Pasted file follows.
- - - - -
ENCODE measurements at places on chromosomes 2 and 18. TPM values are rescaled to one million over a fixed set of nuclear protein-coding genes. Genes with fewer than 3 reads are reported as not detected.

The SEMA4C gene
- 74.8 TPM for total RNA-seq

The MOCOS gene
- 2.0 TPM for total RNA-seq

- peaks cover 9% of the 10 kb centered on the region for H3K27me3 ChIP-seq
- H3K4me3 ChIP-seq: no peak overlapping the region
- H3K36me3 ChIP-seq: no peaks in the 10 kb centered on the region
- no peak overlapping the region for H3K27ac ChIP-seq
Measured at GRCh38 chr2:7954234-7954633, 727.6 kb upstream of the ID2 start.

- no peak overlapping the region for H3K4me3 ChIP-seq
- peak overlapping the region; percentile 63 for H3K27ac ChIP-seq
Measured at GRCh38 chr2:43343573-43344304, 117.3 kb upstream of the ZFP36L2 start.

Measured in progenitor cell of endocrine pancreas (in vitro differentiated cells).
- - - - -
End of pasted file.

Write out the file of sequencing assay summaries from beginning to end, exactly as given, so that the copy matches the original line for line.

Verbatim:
ENCODE measurements at places on chromosomes 2 and 18. TPM values are rescaled to one million over a fixed set of nuclear protein-coding genes. Genes with fewer than 3 reads are reported as not detected.

The SEMA4C gene
- 74.8 TPM for total RNA-seq

The MOCOS gene
- 2.0 TPM for total RNA-seq

- peaks cover 9% of the 10 kb centered on the region for H3K27me3 ChIP-seq
- H3K4me3 ChIP-seq: no peak overlapping the region
- H3K36me3 ChIP-seq: no peaks in the 10 kb centered on the region
- no peak overlapping the region for H3K27ac ChIP-seq
Measured at GRCh38 chr2:7954234-7954633, 727.6 kb upstream of the ID2 start.

- no peak overlapping the region for H3K4me3 ChIP-seq
- peak overlapping the region; percentile 63 for H3K27ac ChIP-seq
Measured at GRCh38 chr2:43343573-43344304, 117.3 kb upstream of the ZFP36L2 start.

Measured in progenitor cell of endocrine pancreas (in vitro differentiated cells).